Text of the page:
(May 19, 2011) The world’s largest hydroelectric project was designed to tame the flood-prone Yangtze River and to generate clean energy. But the water is becoming polluted, and regular landslides are making life near the dam dangerous. Three Gorges dam is “a classic case in which government officials exaggerated the benefits and underestimated the risks,” says Patricia Adams of Probe International.
By Peter Ford, Christian Science Monitor
Beijing: The Chinese government made a rare admission Thursday of something that millions of people living around the Three Gorges dam know only too well: There is a dark side to the country’s proudest engineering achievement.
The 1.4 million people displaced by the dam, completed in 2006, are worse off than the government promised they would be, the dammed waters of the Yangtze River are increasingly polluted, and regular landslides and tremors are making life near the dam dangerous, officials and experts have warned.
These are “urgent problems,” the State Council, China’s cabinet, acknowledged in a statement released Thursday at the end of a meeting to discuss the dam’s future. The statement offered no specific plans to deal with them, however.
“Although the Three Gorges project provides huge comprehensive benefits, urgent problems must be resolved regarding the smooth relocation of residents, ecological protection, and geological disaster prevention,” the statement said.
This will be “incredibly difficult,” warns Lei Hengshun, who teaches at Chongqing University’s Sustainable Development Research Center in Southwestern China. The land on which most of the displaced people were resettled, he points out, “is poor, infertile, and mountainous.”
Resolving the water purification and landslide problems, meanwhile, “will need scientific breakthroughs,” says Yang Yong, an expert on the dam with the Hengduan Mountain environmentalist group in Sichuan province.
The dam, the largest hydroelectric project in the world, was designed to tame the flood-prone Yangtze River and to generate clean energy, reducing China’s dependence on fossil fuels.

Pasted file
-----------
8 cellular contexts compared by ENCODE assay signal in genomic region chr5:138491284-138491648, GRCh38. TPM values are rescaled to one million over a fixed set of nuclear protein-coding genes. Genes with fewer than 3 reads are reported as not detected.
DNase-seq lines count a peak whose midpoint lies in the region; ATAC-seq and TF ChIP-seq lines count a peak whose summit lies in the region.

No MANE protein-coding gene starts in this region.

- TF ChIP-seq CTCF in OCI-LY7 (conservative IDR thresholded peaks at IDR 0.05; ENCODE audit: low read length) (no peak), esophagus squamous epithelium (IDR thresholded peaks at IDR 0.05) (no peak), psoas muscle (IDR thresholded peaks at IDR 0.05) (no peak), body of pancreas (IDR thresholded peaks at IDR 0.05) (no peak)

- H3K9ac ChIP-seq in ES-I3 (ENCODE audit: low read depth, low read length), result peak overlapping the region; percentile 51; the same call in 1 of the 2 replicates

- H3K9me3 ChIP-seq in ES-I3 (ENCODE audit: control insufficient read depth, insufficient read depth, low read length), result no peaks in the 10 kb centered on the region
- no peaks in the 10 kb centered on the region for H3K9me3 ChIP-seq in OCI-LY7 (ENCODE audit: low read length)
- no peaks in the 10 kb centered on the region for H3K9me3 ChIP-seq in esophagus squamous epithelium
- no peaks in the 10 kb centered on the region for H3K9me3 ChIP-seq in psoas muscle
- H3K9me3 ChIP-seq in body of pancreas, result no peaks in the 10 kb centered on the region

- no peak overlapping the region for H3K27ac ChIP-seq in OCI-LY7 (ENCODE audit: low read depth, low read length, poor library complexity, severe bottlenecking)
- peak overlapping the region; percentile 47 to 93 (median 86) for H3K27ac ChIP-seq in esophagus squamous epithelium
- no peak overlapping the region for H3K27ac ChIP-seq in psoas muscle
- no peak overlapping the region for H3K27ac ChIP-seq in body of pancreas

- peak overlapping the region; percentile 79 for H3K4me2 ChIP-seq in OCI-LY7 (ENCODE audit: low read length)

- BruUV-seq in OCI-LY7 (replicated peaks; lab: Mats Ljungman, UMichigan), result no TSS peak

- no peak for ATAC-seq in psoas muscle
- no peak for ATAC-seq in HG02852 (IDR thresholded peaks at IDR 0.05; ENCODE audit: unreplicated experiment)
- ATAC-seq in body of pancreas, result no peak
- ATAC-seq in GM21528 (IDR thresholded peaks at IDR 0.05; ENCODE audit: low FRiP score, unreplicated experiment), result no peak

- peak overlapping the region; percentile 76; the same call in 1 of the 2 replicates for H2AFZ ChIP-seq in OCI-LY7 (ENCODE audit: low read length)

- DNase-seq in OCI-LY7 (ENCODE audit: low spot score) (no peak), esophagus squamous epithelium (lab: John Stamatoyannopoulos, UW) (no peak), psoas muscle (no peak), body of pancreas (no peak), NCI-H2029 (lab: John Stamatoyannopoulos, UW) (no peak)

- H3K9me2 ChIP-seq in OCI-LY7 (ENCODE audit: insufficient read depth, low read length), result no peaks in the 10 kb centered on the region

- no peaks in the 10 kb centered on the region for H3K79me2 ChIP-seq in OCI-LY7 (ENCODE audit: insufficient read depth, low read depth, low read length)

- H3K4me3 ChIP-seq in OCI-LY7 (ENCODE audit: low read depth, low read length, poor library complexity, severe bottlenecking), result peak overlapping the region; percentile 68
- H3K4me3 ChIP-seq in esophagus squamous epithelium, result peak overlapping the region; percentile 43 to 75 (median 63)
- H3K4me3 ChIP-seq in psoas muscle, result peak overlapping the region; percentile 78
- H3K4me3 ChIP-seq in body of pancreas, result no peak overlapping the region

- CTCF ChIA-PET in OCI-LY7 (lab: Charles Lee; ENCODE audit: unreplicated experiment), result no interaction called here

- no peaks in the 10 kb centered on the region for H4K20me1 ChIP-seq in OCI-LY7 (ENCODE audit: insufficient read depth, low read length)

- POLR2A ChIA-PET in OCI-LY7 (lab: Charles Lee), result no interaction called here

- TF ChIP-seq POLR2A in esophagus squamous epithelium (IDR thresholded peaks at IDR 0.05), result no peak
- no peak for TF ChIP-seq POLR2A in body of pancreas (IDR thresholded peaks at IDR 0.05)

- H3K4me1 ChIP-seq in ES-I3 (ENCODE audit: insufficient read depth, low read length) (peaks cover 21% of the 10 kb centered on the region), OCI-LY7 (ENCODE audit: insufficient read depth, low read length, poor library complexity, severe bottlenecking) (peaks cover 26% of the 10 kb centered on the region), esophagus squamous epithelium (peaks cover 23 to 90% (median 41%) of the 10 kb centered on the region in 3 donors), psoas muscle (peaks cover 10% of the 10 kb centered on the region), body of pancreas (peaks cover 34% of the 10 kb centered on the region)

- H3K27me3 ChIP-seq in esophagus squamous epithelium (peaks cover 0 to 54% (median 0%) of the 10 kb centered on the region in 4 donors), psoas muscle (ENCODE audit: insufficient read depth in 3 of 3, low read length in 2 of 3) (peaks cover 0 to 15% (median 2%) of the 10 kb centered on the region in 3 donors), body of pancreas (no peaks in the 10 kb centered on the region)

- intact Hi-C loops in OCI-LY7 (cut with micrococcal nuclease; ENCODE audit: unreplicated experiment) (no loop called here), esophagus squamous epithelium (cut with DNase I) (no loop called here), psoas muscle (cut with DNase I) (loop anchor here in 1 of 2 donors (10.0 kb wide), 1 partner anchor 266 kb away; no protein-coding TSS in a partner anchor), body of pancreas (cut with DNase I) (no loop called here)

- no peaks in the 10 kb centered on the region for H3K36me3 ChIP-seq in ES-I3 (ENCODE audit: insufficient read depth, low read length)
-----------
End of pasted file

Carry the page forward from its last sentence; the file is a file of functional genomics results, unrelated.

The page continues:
Social and environmental problems associated with the dam have piled up well before its reservoir reached capacity in 2009, however. Upstream water is badly polluted because the flow is too slow to flush waste away, and the weight of the water that has built up behind the dam is causing regular seismic disturbances that have forced the relocation of 50,000 people, according to the official Xinhua news agency.
Thursday’s statement was not the first official acknowledgement of problems at the Three Gorges project. Four years ago, government experts were quoted in the official press as warning that “there are many new and old hidden ecological and environmental dangers concerning the Three Gorges Dam. If preventive measures are not taken the project could lead to a catastrophe.”
Since then, “the government has spent billions of RMB to improve the environment and prevent natural disasters but there are still a lot of problems,” says Mr. Yang.
The government promised Thursday to set up disaster alert systems, increase funding for environmental protection, reinforce river banks, and provide better social security coverage for the displaced people whose standard of living has fallen since they were forced out of their homes.
Critics of the dam, however, said they felt vindicated by the government’s admission of unforeseen problems. “Three Gorges is a classic case in which government officials exaggerated the benefits and underestimated the risks,” wrote Patricia Adams on her environmental activist website, Probe International.
“What mattered to the Chinese authorities who approved the dam was the prestige,” she charged.
See Reservoir levels at the Three Gorges Dam: Probe International’s “ticker tape” monitor of Three Gorges reservoir levels.
Further Reading From Probe International